An Original Activity created by the Vocabulary-Loving Brains of my Students: Word Art
The Original Example/Rubric
6th Grade Example
7th Grade Example
8th Grade Example
My 8th graders' created this example and rubric to teach my 7th graders this activity they dreamt up for them. Click to enlarge.
My 6th graders wanted to try this new vocabulary activity too. Hannah shows the activity with a 6th grade perspective.
7th grader Anna may look like she's forgotten to all-important explanation of the illustration, but click the image to see it.
8th grader Audrey did a really interesting version of the activity for the word taut. With practice comes sophistication.
I'm going to humbly say that my students write amazing things with their vocabulary-collecting activities, as I think is clearly demonstrated with these four examples above. If you haven't checked out my vocabulary expectations/resources, use this link to do so. You'll be further impressed.

Establishing a RAFT after sharing some student samples of past 'ridiculous essays.' When I first did this assignment back in the spring of 2013 with my eighth graders, the children's book we over-analyzed to write our ridiculous essays about was "Green Eggs and Ham" by--of course--Dr. Seuss. My students were tickled with my incredibly over-dramatic read-aloud, and they talked about it for weeks afterwards. I was a good actor back in high school and college, and I feigned so much anger when I was reading the narrator's lines--the character who does not like green eggs & ham or Sam-I-Am--that I accidentally tore one of the pages when I flipped it. My 2014 eighth graders (who had "One Fish, Two Fish, Red Fish, Blue Fish" as their Dr. Seuss book to over-analyze) confessed to me after I had read the book that they were disappointed I hadn't ripped a page when I read it to them; they had all heard from the previous year's eighth graders, like Natalie, who actually entered the Mr. Stick cartoon at right as a contender in my Mr. Stick of the Week extra credit contest I host every Friday. Students--in their notebooks--have to write about something that happened that week (or about an idea that occurred to them) and make a Mr. Stick cartoon to illustrate the writing. The Mr. Stick of the Week contest is just one more way I try to get my students to take care of and put pride into their writer's notebooks. Most entries in this weekly contest are hand-drawn and hand-written, but Natalie wanted to do hers on the computer, which was an impressive feat, if you ask me. Learn more about Mr. Stick here, or click here to see some of the Mr. Stick entries I have photographed and posted at Pinterest when students win. Having a Pinterest board, I find, is a great motivator for my students, and it allows me to keep an amazing online gallery of student samples.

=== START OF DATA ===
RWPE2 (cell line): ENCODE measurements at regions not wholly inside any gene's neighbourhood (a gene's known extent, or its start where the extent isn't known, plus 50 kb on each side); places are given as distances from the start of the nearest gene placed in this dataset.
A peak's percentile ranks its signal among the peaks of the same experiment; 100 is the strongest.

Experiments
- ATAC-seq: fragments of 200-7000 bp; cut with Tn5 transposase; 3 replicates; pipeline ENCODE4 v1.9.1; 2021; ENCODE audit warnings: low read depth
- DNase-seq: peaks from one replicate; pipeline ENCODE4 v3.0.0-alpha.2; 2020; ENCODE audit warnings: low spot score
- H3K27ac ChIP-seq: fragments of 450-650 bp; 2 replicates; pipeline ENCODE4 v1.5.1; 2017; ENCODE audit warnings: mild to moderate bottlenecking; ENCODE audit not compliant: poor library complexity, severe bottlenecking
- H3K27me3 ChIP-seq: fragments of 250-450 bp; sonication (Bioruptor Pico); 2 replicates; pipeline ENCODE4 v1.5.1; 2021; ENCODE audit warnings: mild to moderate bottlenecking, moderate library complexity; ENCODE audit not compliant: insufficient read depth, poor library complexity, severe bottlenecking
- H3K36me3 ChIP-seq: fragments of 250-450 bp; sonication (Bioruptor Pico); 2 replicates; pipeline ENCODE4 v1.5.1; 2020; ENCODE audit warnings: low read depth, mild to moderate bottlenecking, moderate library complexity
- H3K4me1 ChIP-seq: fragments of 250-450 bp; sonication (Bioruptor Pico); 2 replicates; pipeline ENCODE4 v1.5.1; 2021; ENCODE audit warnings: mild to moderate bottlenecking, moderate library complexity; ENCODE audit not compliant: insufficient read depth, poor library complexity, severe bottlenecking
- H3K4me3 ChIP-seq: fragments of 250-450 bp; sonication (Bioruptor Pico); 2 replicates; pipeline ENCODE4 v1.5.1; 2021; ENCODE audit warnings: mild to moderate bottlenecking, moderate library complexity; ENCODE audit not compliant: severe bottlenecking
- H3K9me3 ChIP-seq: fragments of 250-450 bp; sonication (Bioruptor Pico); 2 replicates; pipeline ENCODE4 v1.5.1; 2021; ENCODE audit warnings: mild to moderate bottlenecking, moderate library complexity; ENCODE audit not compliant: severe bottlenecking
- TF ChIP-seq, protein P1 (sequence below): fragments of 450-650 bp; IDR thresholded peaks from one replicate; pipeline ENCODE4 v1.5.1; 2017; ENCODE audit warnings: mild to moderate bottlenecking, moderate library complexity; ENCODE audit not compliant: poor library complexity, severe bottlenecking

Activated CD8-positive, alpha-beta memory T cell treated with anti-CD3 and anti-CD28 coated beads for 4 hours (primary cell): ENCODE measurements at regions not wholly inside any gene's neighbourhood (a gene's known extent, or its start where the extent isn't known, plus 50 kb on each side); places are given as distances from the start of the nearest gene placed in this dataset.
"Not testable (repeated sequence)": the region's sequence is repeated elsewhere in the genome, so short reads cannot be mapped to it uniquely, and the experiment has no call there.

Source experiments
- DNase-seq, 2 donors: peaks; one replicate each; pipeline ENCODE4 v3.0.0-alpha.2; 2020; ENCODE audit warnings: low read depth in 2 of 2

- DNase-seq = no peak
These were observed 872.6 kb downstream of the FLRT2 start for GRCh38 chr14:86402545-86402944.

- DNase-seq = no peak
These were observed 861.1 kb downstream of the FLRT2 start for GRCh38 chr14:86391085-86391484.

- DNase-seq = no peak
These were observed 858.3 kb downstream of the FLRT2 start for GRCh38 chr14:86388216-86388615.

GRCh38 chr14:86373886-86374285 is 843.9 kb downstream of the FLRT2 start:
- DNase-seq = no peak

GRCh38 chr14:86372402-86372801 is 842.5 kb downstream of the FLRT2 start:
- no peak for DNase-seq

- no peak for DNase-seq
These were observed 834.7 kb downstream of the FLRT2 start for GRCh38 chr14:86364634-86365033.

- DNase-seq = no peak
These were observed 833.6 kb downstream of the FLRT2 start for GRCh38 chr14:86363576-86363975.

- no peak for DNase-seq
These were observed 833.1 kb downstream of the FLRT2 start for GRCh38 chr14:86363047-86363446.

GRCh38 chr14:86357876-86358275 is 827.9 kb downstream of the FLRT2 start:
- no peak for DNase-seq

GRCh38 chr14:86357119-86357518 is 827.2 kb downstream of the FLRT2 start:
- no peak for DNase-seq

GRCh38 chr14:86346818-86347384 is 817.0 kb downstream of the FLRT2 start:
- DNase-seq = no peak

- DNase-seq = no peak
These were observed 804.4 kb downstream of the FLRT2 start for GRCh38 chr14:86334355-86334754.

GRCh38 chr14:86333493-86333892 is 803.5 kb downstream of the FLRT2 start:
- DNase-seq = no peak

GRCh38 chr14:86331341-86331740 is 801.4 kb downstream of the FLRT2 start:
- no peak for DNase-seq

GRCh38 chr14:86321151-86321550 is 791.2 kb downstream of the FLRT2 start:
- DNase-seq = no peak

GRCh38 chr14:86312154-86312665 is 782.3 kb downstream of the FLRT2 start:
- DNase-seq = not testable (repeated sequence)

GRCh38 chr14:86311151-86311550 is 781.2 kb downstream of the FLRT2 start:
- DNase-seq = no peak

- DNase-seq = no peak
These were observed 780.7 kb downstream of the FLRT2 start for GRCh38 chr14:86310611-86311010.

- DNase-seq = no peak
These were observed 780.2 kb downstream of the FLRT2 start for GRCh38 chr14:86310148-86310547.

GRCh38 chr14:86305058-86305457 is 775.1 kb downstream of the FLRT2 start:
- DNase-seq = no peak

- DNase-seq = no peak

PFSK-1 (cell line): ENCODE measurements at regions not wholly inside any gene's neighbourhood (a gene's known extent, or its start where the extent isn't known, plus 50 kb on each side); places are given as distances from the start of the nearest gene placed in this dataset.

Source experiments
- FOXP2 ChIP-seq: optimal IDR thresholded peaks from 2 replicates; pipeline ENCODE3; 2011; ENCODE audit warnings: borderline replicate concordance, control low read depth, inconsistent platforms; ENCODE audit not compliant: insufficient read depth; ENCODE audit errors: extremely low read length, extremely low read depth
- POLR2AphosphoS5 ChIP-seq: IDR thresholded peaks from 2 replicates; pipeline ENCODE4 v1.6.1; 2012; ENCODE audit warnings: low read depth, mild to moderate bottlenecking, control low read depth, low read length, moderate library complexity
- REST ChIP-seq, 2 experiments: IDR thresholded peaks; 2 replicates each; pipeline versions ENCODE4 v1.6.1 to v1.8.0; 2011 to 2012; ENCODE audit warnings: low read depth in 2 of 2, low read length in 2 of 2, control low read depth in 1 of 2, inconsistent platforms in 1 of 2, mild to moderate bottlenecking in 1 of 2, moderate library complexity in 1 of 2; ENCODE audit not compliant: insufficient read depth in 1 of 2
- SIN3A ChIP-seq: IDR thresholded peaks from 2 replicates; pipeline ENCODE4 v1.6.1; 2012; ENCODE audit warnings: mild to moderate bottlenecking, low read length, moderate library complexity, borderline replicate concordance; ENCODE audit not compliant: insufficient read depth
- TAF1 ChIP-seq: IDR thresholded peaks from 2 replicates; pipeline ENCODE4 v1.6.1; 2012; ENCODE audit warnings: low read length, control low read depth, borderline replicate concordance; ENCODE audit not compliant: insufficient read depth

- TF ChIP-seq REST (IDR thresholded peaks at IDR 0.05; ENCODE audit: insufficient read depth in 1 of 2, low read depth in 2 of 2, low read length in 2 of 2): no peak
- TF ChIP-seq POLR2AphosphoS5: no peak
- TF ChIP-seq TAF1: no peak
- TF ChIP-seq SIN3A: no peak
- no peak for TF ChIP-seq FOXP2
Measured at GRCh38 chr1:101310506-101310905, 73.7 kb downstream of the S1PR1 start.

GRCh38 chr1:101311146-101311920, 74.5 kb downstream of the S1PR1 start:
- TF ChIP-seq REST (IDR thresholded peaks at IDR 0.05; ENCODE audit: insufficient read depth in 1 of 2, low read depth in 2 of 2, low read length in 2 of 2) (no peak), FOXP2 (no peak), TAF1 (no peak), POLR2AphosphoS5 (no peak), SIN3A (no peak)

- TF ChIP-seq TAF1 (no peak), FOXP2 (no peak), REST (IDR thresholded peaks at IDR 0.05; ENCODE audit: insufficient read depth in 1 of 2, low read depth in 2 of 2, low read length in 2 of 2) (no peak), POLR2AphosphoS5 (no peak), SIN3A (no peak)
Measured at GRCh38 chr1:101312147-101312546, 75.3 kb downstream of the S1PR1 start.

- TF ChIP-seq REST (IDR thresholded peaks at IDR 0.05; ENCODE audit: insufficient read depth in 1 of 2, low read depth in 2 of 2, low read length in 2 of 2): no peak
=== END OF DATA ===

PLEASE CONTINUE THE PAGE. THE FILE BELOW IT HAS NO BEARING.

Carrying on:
Once you have shared the children's book you want your students to over-analyze, explain to them the task at hand: they are going to work with a partner and--together--create a fairly short essay that does at least three things: 1) introduce the book using excellent literary vocabulary words; 2) analyze the picture book's theme; 3) analyze the author's writing style. We call these "Ridiculous Essays" because no one would really over-analyze Dr. Seuss to write an essay like the one I'm about to ask them to pen. It's their job to make the essay sound like it's the type of critical essay of literature one would expect to write in college or high school Honors classes; that means they have to use their "smart kid" words, and I refer them back to my list of vocabulary. I call this type of assignment a RAFTS prompt, and here is what I show the kids so that they understand their purpose and their audience: